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The AAPG/Datapages Combined Publications Database

AAPG Bulletin


Volume: 65 (1981)

Issue: 5. (May)

First Page: 976

Last Page: 976

Title: Carbonate Platform Slopes of Extensional Continental Margins: ABSTRACT

Author(s): J. F. Read

Article Type: Meeting abstract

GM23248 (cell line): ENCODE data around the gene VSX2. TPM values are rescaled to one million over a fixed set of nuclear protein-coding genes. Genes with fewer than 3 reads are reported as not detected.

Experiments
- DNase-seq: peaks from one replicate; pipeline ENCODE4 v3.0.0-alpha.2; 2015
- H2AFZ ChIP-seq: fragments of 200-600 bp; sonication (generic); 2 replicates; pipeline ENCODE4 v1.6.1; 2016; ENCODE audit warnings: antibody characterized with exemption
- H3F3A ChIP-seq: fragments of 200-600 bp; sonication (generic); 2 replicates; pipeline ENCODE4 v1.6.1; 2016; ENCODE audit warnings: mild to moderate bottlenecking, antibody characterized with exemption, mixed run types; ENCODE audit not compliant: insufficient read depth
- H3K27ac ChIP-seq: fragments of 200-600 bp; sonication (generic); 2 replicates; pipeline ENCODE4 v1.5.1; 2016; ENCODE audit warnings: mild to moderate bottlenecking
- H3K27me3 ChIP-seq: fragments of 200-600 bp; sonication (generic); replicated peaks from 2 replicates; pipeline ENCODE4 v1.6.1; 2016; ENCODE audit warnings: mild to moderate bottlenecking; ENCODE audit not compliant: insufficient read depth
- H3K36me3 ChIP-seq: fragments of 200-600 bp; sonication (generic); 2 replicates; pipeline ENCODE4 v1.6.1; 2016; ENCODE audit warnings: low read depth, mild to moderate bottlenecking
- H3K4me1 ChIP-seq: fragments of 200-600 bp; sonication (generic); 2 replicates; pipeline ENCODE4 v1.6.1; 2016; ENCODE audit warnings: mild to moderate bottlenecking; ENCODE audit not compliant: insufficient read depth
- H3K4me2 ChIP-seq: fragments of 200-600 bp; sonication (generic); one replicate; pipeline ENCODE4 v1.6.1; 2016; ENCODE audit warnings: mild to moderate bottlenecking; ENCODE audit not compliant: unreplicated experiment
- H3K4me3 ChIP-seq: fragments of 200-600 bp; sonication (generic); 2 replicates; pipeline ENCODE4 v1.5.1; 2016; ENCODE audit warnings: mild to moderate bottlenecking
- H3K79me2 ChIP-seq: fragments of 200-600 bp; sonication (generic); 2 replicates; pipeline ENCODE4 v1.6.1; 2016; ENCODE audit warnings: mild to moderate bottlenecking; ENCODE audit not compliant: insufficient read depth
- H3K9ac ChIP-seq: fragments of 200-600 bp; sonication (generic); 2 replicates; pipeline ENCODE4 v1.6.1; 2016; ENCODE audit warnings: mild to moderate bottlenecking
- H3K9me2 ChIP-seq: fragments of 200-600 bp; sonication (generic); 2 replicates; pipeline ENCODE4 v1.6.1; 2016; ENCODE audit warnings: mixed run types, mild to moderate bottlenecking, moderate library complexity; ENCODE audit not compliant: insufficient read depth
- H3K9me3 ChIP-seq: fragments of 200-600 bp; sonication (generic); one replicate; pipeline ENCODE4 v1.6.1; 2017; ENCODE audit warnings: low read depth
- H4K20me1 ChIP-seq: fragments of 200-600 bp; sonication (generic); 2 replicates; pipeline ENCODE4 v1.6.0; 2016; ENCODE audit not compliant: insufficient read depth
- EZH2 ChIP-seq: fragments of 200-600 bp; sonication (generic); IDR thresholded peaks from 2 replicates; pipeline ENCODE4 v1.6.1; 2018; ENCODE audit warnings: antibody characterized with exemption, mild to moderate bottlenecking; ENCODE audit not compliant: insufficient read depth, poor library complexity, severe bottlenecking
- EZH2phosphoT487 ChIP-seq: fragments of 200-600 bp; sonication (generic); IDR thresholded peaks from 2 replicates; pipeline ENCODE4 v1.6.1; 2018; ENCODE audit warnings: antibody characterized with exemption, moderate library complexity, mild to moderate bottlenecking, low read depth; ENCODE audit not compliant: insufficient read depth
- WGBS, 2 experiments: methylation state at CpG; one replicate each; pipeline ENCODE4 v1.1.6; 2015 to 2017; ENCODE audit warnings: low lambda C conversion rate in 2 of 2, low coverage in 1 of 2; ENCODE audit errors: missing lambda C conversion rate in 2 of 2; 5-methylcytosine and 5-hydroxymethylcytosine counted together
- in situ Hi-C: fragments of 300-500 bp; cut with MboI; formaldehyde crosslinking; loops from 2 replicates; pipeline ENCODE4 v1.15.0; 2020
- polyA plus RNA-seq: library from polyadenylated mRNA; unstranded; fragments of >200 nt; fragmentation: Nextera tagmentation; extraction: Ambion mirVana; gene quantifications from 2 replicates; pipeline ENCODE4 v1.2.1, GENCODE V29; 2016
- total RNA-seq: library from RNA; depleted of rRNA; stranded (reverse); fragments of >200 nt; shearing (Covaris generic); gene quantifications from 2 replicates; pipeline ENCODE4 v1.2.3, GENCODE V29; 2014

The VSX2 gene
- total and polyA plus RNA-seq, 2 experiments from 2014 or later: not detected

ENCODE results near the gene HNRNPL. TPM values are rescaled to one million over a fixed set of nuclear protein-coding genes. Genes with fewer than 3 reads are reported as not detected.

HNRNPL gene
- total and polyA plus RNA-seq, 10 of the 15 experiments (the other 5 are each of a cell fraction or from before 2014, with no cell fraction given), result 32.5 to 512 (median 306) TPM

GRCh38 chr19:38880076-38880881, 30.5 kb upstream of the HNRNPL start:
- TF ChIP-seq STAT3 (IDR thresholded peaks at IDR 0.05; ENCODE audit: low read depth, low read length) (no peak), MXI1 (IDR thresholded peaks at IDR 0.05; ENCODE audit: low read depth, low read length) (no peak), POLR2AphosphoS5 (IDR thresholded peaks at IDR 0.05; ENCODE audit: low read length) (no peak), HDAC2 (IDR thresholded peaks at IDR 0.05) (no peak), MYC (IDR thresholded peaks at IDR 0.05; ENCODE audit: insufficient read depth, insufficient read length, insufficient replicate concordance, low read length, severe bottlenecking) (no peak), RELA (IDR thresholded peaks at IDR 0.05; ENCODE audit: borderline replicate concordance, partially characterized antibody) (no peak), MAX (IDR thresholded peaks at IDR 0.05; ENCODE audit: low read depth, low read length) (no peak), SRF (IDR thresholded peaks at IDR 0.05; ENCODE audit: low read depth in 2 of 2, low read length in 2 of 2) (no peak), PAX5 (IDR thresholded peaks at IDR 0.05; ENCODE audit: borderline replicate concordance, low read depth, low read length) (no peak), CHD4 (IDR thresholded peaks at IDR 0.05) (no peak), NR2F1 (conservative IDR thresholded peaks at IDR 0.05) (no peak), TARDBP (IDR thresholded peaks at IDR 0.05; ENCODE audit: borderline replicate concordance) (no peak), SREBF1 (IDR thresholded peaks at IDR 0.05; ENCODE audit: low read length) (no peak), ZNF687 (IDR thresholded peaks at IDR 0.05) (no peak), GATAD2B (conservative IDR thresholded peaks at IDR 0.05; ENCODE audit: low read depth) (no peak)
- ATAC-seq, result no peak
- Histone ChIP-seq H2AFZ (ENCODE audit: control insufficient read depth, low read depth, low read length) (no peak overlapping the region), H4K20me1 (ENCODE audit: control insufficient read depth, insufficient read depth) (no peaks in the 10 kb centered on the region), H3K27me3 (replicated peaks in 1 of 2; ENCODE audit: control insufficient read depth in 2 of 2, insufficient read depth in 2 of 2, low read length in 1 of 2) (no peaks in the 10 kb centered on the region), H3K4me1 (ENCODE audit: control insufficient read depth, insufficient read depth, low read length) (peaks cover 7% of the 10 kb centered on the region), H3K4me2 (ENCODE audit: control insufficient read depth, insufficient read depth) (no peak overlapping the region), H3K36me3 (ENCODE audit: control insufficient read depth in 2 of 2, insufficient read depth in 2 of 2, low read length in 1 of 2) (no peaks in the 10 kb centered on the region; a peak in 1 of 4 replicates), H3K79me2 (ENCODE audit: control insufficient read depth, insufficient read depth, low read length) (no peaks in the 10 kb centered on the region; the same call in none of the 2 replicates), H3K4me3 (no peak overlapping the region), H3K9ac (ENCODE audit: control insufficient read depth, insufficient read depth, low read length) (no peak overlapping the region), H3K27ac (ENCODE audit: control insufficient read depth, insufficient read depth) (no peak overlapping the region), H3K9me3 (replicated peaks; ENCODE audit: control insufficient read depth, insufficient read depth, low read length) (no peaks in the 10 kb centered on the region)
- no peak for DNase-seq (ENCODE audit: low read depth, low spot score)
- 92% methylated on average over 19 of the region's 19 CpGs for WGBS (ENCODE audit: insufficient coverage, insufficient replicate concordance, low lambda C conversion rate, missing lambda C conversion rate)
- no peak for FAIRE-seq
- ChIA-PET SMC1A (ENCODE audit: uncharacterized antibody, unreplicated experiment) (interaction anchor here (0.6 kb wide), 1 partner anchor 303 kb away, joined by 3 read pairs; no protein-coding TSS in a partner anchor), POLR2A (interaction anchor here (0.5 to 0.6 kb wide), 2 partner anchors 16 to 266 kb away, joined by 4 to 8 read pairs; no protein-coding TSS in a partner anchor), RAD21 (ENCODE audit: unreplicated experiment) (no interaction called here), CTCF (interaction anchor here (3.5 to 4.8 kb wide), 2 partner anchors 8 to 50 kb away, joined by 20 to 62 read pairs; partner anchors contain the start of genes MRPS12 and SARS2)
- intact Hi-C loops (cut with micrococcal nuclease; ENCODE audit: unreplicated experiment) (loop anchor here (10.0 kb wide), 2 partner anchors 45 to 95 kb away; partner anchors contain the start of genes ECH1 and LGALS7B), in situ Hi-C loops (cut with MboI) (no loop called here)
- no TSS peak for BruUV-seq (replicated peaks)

Carbonate platforms of extensional margins may be grouped into five major categories. Homoclinal ramps have gentle slopes into deep water and may have skeletal or ooid/pellet sand shoal complexes that grade without break in slope into deep ramp nodular limestone and thence into pelagic/hemipelagic basin facies. Homoclinal ramps generally lack significant slump and sediment gravity flow deposits in the deeper water facies. Distally steepened ramps differ from the above in having a marked increase in slope at the seaward edge of the deep ramp and abundant slumps, slope breccias, and turbidites. However, clasts of shallow platform margin facies are generally absent from breccias. Rimmed shelves have linear trends of shelf-edge lime sands and reefs, a marked increase in slope into deep water, and foreslope and slope sands, breccias (with clasts of platform margin rocks), and turbidites, grading seaward into basin margin hemipelagic/pelagic muds. They may be divided into accretionary, bypass, and erosional margins. Isolated platforms are broad flat-topped shallow platforms surrounded by deeper water (few hundred meters to 4 km deep). Most are bypass margins but accretionary and erosional margins also occur. Finally, drowned or open platforms may develop by rapid submergence of ramps, shelves, or isolated platforms. Platform margin facies are shifted landward and the earlier shallow-water platform is covered with transgressive lags and deeper water blankets of hemipelagic or pelagic facies, or open-marine, whole fossil wackestones. The various platform types ma be recognized from continental margin sequences ranging from Proterozoic to Holocene in age.

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